Advertisement

Abstract

The transcerebral veins have long been known to be vascular channels anastomosing the cortical veins to the deep venous system. They have been analyzed and classified by several authors (Duret 1874; Poirier and Charpy 1921; Testut 1911; Schlesinger 1939; Kaplan 1959; Goetzen 1961; Huang and Wolf 1964; Jiminez and Lasjaunias 1988) and considered as normal; they have been linked to developmental venous anomalies (Lasjanias et al. 1986). The purpose of our work is to describe this system and provide an approach to its physiological and pathological significance.

Keywords

Venous System Cerebral Vein Cortical Vein Developmental Venous Anomaly Deep Venous System 
These keywords were added by machine and not by the authors. This process is experimental and the keywords may be updated as the learning algorithm improves.

Preview

Unable to display preview. Download preview PDF.

Unable to display preview. Download preview PDF.

References

  1. [1]
    Auer LM, McKenzie Et (1984) Physiology of the cerebral venous system. In: Kapp JP, Schmidek HH (eds) The cerebral venous system and its disorders. Grune and Stratton, New YorkGoogle Scholar
  2. [2]
    Duret H (1987) Recherches anatomiques sur la circulation de l’encéphale. Arch Physiol Norm Pathol 6: 316–353Google Scholar
  3. [3]
    Duvernoy H, Delon S, Vannson J (1981) Cortical blood vessels of the human brain. Brain Res Bull 7: 519–579PubMedCrossRefGoogle Scholar
  4. [4]
    Goetzen B (1961) Veins internes du cerveau humain. Arch Anat Pathol 12: 126–133Google Scholar
  5. [5]
    Hassler O (1964) Angioarchitecture in hydrocephalus. An autopsy and experimental study with the aid of microangiography. Acta Neuropathol 4: 65–74CrossRefGoogle Scholar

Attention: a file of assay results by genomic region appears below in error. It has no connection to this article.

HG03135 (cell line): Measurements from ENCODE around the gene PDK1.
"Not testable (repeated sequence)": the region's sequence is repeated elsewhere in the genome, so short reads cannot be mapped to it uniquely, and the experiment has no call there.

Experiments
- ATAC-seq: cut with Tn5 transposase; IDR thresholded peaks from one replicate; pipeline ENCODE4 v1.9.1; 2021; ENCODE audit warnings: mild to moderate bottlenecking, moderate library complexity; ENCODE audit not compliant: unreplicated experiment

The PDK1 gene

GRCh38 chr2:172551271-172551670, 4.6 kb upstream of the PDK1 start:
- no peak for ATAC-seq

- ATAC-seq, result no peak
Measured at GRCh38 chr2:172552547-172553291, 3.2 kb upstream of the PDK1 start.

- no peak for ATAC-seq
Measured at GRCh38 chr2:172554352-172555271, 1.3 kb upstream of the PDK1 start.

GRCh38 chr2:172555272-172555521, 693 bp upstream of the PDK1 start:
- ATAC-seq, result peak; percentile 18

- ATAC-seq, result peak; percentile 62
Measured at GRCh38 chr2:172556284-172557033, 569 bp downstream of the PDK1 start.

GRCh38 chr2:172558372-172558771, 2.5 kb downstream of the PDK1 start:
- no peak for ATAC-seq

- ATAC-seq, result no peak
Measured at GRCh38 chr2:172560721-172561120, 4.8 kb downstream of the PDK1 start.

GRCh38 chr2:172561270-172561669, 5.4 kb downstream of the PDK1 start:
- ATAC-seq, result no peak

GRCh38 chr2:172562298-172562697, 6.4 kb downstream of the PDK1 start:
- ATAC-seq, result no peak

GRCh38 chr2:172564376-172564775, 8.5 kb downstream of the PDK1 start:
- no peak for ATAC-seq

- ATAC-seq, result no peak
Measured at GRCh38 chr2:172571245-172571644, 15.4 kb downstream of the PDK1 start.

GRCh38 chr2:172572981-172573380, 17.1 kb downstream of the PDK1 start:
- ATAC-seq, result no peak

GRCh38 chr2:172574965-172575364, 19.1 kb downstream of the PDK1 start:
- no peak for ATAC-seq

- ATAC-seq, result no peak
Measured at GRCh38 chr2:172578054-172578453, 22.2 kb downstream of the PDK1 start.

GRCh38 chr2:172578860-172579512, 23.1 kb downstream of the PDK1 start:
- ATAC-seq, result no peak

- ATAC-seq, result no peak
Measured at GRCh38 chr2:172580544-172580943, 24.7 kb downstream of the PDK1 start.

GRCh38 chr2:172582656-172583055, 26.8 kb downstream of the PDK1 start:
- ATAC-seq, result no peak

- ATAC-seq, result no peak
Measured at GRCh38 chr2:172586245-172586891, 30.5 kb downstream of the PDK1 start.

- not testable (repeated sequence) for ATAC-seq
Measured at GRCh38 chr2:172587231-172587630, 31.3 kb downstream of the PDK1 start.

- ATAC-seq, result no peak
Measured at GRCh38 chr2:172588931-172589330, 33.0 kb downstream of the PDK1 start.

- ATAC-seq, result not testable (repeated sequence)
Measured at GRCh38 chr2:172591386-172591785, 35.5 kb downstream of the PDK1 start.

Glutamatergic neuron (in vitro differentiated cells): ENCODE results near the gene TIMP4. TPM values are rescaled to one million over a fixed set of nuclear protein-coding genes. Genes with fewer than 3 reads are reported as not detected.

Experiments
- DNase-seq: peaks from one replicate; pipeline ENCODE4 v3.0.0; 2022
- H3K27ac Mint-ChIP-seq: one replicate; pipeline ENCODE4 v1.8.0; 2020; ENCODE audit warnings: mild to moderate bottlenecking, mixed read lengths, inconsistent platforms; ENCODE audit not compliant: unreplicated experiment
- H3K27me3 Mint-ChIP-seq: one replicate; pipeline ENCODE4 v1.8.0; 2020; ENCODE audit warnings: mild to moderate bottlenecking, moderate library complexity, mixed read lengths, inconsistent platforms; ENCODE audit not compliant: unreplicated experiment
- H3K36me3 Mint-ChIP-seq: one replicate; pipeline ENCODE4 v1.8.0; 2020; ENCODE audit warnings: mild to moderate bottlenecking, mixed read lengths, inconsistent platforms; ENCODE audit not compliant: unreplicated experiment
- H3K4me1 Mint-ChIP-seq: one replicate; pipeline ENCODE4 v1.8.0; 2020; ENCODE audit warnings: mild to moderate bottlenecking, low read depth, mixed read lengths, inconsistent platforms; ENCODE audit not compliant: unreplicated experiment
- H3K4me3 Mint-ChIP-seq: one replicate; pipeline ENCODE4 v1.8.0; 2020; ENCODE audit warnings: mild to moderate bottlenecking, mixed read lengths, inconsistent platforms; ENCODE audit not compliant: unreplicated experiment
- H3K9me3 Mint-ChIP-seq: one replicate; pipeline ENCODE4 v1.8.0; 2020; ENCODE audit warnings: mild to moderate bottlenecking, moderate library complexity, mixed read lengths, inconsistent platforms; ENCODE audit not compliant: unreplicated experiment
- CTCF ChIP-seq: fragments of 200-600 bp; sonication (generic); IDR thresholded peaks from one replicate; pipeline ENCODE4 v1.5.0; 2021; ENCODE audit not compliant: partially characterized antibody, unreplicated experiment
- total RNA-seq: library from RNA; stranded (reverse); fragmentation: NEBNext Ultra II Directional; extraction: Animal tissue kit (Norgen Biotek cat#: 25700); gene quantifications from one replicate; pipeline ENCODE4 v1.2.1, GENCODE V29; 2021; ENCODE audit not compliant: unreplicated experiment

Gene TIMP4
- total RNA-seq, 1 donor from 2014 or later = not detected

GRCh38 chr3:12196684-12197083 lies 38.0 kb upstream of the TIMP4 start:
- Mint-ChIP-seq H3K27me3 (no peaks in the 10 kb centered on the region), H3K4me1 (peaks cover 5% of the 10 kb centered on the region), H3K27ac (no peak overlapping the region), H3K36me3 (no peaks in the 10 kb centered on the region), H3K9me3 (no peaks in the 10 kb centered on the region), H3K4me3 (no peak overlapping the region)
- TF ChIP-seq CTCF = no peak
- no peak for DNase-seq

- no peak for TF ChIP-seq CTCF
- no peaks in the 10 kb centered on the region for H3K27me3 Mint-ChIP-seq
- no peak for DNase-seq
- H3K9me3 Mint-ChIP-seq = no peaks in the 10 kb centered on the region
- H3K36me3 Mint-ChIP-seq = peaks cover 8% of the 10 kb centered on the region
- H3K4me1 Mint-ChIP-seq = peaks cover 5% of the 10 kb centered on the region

6. [6]
    Huang YP, Wolf BS (1964) Veins of the white matter of the cerebral hemispheres (the medullary veins). Diagnostic importance of the carotid angiography. Am J Roentgenol Ther Nucl Med 95: 808–821CrossRefGoogle Scholar
  7. [7]
    Jimenez JL, Lasjaunias P (1988) The transcerebral venous system. Surg Radioo Anat (in press)Google Scholar
  8. [8]
    Kaplan H (1959) The transcerebral venous system. AMA Arch Neurol 1: 148–152PubMedCrossRefGoogle Scholar
  9. [9]
    Lasjaunias P, Burrows P, Planet C (1986) Developmental venous anomalies (DVA). The so-called venous anigoma. Neurosura Rev. 9: 233–244CrossRefGoogle Scholar
  10. [10]
    Oka K, Rhoton A, Barry M, Rodriguez R (1985) Microsurgical anatomy of the superficial veins of the cerebrum. Neurosurgery 17: 711–748PubMedCrossRefGoogle Scholar
  11. [11]
    Ono M, Rhoton A, Peace D, Rodriguez R (1984) Microsurgical anatomy of the deep venous system of the brain. Neurosurgery 15: 621–657PubMedCrossRefGoogle Scholar
  12. [12]
    Padget D (1957) The development of the cranial venous system in man from the point of view of comparative anatomy. Contr. Embryol Carnegie Inst 611, 36: 79–140Google Scholar
  13. [13]
    Schlesinger B (1939) The venous drainage of the brain with special reference to the Galenic system. Brain 62: 274–287CrossRefGoogle Scholar
  14. [14]
    Stein R, Rosenbaum A (1974) Deep supratentorial veins. In: Newton TH, Potis DG (eds) Radiology of the skull and brain, vol 2. Mosby, Saint LouisGoogle Scholar
  15. [15]
    Stephens RB, Stilwell DL (1969) Arteries and veins of human brain. Thomas, Springfield, 111.Google Scholar
  16. [16]
    Testut L (1911) Traité d’anatomie humaine 6è édition. Vol II Doin, Paris, p 947Google Scholar
  17. [17]
    Wolf B, Huang YP (1964) The subependymal veins of the lateral ventricle. Am J Roentgenol Radium Ther Nucl Med 91: 406–426PubMedGoogle Scholar
  18. [18]
    Yasargil MG, Damur M (1974) Thrombosis of the cerebral veins and durai sinuses. In: Newton TH, Potts DG (eds) Radiology of the skull and brain, vol 2. Mosby, Saint LouisGoogle Scholar

Copyright information

© Springer-Verlag Berlin Heidelberg 1989

Authors and Affiliations

  • P. Lasjaunias

There are no affiliations available

Personalised recommendations